2017 could be another record year for green investment products as the issuance of green bonds globally is forecast to rise to $206 billion, twice the volume from 2016. This shows how in the last few years, the finance sector has taken serious interest in sustainability’s potential to deliver profit, even though the benefits of environmental and social management have long been understood.
In this landscape, emerging markets, particularly Latin America and the Caribbean, are uniquely positioned to cash in on this growing investment trend. For financial institutions (FIs) that are incorporating environmental and social factors into their credit analysis, these three trends are shaping the debate:
Technology benefits sustainability
The rapid onset of fintech companies has the potential to scale the sustainable development agenda. Technology is providing users with greater, more efficient, and more immediate access to information that can translate into “increased transparency, accountability and collaboration across sectoral boundaries”, according to a 2016 UN Environment (UNEP) study.
Geospacial imagery and analysis is one primary example where low cost, high quality and easy access to data are transforming the way we identify and monitor land-use change and deforestation. Among these initiatives, the World Resources Institute is developing Global Forest Watch Pro, a portfolio monitoring and risk management tool. It provides deforestation and fire alerts in near real-time using satellite imagery and detect tree-cover loss, as small as 30 meters. The platform will officially launch in October, 2017 and will provide banks and agribusiness companies the ability to identify illegal or irresponsible deforestation as it happens.
Regulatory and voluntary standards are advancing
Across the region, banks are establishing voluntary standards to manage environmental and social issues within the finance sector. These industry associations give voice to the sector’s own pursuit of sustainable development, and define generally accepted rules of engagement. Examples of voluntary standards include: The Equator Principles, Colombia’s Protocolo Verde, and Paraguay’s Mesa de Finanzas Sostenibles.
These voluntary standards can become mandatory with time. Brazil has followed this trend by issuing a Central Bank Resolution in 2014 that require banks to establish and implement an internal social and environmental responsibility policy. Moreover, with taxation and fiscal incentives, Brazil is sending a clear market signal to require companies and banks to price environmental and social externalities and risks into their financial decision-making.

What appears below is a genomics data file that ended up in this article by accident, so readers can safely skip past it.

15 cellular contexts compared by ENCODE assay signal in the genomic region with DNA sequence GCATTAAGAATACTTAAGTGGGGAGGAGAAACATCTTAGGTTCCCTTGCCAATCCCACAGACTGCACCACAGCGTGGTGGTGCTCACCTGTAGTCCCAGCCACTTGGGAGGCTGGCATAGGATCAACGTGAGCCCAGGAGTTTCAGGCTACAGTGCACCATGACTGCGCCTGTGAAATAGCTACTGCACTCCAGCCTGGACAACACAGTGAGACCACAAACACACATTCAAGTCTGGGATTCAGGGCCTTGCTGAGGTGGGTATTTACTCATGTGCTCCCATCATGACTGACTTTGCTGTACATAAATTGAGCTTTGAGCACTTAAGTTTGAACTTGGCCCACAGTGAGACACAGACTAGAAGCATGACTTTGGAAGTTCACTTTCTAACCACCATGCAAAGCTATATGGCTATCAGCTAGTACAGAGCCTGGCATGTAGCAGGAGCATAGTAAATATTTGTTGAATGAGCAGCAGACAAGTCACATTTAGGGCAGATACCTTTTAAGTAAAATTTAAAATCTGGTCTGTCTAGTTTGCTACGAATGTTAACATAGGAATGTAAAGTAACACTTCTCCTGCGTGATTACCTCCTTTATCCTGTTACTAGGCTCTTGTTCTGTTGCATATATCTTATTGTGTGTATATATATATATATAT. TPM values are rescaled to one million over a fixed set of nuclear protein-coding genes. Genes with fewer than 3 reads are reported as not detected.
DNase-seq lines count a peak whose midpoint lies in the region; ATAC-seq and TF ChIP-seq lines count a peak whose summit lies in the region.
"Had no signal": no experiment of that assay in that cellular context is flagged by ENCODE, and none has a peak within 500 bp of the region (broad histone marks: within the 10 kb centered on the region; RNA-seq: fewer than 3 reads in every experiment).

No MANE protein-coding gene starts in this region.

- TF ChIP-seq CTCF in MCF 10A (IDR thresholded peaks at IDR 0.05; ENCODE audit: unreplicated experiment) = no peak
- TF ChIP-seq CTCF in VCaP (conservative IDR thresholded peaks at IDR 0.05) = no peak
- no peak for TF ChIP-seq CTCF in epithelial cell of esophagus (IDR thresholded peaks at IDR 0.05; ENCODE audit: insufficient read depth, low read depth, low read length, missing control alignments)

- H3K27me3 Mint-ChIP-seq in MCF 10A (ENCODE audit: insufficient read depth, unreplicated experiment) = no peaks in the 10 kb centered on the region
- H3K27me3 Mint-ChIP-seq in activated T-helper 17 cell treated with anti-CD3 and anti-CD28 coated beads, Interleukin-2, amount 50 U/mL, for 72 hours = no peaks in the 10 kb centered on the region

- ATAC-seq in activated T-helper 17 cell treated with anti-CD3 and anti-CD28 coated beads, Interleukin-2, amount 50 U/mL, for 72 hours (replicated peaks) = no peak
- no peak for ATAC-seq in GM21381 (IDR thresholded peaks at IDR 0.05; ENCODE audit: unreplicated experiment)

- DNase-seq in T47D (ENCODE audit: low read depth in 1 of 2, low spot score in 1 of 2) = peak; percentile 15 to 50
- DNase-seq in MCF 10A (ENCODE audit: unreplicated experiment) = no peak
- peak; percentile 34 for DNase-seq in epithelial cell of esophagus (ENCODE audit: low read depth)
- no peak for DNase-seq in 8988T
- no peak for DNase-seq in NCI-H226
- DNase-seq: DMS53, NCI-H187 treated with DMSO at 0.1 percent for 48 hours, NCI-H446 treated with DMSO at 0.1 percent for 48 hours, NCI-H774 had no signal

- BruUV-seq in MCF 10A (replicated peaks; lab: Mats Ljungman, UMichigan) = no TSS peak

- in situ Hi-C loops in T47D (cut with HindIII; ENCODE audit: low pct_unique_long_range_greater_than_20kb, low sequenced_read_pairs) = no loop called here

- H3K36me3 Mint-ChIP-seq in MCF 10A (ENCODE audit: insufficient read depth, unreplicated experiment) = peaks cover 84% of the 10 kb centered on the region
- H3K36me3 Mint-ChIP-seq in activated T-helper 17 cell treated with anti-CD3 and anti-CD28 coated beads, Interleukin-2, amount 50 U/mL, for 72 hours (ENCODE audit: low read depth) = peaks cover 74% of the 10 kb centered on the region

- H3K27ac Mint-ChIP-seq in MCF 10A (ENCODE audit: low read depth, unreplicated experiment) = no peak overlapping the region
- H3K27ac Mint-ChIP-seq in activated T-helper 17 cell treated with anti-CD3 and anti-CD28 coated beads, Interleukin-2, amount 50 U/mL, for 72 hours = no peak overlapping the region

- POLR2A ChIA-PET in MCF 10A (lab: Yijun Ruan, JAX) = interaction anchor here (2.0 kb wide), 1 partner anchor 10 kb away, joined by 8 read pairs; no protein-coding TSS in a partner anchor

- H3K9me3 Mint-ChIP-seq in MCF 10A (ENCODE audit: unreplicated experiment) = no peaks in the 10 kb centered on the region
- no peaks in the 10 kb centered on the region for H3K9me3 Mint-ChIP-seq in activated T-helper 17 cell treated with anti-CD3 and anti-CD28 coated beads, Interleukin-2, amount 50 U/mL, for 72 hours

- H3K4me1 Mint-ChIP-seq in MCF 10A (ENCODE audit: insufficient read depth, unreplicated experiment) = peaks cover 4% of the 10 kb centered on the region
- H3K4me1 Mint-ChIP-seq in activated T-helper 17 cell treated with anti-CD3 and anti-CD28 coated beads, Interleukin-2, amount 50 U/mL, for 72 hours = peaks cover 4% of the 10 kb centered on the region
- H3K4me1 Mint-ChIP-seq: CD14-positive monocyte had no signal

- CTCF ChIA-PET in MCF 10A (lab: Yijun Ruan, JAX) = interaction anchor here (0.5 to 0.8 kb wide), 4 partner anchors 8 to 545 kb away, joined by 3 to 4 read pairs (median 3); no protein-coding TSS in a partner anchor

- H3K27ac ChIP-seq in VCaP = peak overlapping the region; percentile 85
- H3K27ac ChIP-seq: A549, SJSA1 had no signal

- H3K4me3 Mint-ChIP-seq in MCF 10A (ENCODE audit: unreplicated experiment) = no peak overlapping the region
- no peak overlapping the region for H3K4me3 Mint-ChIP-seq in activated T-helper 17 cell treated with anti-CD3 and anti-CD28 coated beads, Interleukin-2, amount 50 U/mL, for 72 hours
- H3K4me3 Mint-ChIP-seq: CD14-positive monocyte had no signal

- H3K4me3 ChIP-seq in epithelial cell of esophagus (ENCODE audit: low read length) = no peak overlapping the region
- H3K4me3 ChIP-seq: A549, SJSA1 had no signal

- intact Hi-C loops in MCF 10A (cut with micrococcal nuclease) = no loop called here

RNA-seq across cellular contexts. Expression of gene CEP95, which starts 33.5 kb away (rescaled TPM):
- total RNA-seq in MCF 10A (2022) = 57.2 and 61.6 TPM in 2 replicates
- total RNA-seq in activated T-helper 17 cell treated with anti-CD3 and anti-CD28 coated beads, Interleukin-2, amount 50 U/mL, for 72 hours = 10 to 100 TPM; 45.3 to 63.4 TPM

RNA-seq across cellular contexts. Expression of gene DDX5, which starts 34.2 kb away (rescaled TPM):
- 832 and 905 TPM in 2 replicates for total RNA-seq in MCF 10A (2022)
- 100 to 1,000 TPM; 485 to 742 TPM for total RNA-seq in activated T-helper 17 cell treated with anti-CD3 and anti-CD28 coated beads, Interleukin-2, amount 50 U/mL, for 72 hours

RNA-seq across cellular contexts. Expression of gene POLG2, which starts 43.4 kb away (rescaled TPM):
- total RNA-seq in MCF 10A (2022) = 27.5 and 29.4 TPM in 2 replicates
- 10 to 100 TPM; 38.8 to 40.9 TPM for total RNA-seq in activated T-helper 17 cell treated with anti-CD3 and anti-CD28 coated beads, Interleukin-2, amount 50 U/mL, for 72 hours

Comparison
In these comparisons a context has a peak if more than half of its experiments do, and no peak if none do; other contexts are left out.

Financial performance is correlated with ESG factors
Incorporating sustainability issues into corporate valuations are not any different to other factors that executives consider in managing for performance, but they do occur with a greater time lag according to a recent study by McKinsey, the global management consultancy. That markets reflect environmental, social and governance (ESG) factors is not new. The LAC region was an early adopter in the creation of the 2005 Bovespa Corporate Sustainability Index (CSI) in Brazil. The index includes 34 companies across 15 sectors that are considered to operate in a sustainable and ethical manner, and provide corporate reporting on ESG risk data. From its creation in 2005, the companies listed on the Sustainability Index significantly outperformed those companies listed on the Ibovespa (145.36% gain vs 94.11% gain) and were slightly less volatile (25.25% vs 28.05%) according to 2016 data. These findings are supported by a wealth of academic and banking research which illustrated the positive correlation between ESG factors and financial performance.
As the market has shown, companies that manage for so-called triple bottom line performance —economic, environmental and social— can realize better gains over the medium to long-term relative to companies that don’t. Within the finance sector, IDB Invest (formerly known as Inter-American Investment Corporation) works hand-in-hand with its borrowers to integrate environmental and social analysis in these institutions’ on-lending.
The market increasingly acknowledges the benefits of environmental and social performance as sustainable finance moves into the main stream. This message is paramount in IDB Invest’s 17th annual Sustainability Week, that will be held on Cartagena, Colombia this week. It will provide training to over 50 banks throughout Latin America and the Caribbean on environmental and social risk management. Banks will learn the fundamentals of risk management for these areas, and glean insights on how to price these drivers into longer-term portfolio risks and returns.
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